More than 150 recipes, photographs, a bibliography of Hawaii's cookbooks, and an extensive glossary make The Food of Paradise an invaluable resource for cooks, food historians, and Hawaiiana buffs.

Comments: (7)
Prince Persie
Got my copy as a birthday gift recently. Thumbing through it, I could tell I was going to love it so ordered copies for my 3 sisters. We all grew up in Honolulu many years ago. I subsequently read it cover-to-cover, which one doesn't do with a cookbook. This is much more than a cookbook. It's also a history and ethnic studies book. It brought back memories, explained things I've wondered about and explained things I've never thought about. It has enhanced my love and appreciation for Hawaii's food. I have used some recipes and will use more, and will probably read it again. It is a wonderful book, especially for those who have a connection to the food of Hawaii!
Deeroman
This is a good book, not just a good cookbook. Reading about the food of Hawaii, and the Hawaiian people was worth getting the book.
ᴜɴɪᴄᴏʀɴ
My great-grandparents arrived in Hawaii when it was an independent republic more than a century ago. The cuisine Rachel Laudan describes in The Food of Paradise is therefore what I grew up eating. For the majority of prospective readers of this book who were not blessed to be keiki na aina (child of the land), take it from a Hawaii boy that her recipes, although somewhat simplified, are genuine. To my knowledge it is the first book to comprehensively (though summarily) review Hawaii’s unique cuisine and the origin of its eclectic foods. In my opinion she deserves the Julia Child award bestowed upon her.
However, the book contains at least one glaring error. On page 35 she describe Mauna Kea with its “white cluster of international observatories just visible on the summit” visible from Hilo. That is impossible. Hilo is on the eastern side of Hawaii island where the Mauna Loa shield volcano blocks any view of Mauna Kea. What she describes is the view of Mauna Kea when landing at Keahole Airport in Kailua-Kona on the island's western side. Laudan got her notes mixed up (understandable) and her editor, probably a Mainland haole, didn’t catch the mistake.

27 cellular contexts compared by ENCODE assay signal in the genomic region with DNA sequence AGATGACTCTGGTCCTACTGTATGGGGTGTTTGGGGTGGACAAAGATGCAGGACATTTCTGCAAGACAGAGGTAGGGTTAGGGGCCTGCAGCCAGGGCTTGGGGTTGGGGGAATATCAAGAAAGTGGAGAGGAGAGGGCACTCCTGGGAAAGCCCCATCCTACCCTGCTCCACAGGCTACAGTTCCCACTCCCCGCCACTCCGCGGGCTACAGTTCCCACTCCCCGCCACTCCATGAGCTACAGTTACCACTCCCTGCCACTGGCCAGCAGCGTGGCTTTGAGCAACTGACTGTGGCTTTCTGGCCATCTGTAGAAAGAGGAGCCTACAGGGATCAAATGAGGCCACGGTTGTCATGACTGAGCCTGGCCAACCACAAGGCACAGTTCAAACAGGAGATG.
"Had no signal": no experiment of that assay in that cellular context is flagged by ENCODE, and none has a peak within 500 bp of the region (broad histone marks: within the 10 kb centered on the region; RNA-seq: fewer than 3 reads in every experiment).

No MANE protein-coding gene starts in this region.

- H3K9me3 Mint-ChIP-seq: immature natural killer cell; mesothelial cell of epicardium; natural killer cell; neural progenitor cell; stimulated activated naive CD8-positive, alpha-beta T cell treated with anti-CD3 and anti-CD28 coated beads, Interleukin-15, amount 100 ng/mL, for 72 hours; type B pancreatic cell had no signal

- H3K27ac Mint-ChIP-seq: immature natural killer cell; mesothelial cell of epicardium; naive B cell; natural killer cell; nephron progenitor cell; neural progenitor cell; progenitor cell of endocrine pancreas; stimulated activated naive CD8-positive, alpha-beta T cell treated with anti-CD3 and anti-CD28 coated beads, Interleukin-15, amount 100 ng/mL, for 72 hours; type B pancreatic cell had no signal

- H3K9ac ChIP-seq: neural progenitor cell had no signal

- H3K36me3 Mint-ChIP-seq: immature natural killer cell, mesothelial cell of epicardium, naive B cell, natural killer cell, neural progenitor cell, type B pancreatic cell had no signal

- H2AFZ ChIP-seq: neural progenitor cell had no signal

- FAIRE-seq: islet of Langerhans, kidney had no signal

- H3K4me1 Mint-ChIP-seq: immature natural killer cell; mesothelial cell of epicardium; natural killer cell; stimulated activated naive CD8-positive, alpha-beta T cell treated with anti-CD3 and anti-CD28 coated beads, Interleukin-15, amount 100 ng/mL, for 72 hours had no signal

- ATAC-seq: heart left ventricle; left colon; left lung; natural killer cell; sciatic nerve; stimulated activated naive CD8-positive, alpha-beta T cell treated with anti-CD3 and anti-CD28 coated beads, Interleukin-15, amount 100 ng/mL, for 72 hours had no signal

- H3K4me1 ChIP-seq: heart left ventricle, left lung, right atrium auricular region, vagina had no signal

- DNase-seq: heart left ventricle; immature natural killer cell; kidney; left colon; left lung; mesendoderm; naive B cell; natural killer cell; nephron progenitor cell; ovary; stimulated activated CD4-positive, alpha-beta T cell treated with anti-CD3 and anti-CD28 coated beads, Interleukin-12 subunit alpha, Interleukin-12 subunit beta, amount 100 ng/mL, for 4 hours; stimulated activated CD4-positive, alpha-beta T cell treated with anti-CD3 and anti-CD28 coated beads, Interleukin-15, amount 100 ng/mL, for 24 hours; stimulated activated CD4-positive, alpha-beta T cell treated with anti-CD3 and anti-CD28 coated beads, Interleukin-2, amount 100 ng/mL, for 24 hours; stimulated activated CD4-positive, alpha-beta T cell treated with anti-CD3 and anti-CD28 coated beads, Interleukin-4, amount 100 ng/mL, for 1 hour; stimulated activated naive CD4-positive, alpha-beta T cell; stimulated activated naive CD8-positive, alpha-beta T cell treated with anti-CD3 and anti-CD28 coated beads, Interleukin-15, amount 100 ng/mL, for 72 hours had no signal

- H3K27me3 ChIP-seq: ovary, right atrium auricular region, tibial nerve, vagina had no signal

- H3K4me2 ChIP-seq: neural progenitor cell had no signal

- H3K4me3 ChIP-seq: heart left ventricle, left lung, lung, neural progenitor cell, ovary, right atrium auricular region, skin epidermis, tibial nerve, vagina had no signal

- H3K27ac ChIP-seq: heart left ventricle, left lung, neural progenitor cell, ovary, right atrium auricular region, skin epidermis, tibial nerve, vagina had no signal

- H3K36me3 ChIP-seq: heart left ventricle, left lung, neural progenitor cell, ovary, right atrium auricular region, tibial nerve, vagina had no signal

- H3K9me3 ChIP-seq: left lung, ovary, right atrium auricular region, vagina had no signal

Laudan’s description of New Year mochi (glutinous rice cakes) making is accurate but incomplete. My grandfather built a square cinder block firebox in the yard and, using thick sheet metal cut to shape, fitted the round water boiler over the wood fire in the box. He put a small mound of salt in each corner of the sheet metal, a symbol of purity in Shintoism. (He also threw some salt on me to drive out the demons; it didn’t work.) Over the boiler were fitted two steamer boxes. The rice for the mochi was spread on a mat of round bamboo sticks of graduated lengths tied together with cord to form a circle that matched the steamer’s diameter. As grandfather determined that the rice was sufficiently cooked, the rice was taken to the stone mortar to be pounded into mochi.
Specific mochi making technique must vary because Laudan left out the first procedure. The two pounders held the mallets vertically so the handle was horizontal and mashed the scalding hot rice against the stone mortar. Only when the mashed rice sufficiently stuck together as single mass did we begin pounding as Laudan described.
Because I now live in the Deep South, “local grinds” (Hawaii food) cannot be purchased a block away at some drive-in or okazuya, but have to be cooked from scratch. The Food of Paradise is the single publication containing more of the recipes from home than any other.
Yannara
Rachel Laudan has written a hymn to the plate lunch, a rhapsody on the theme of two scoop rice.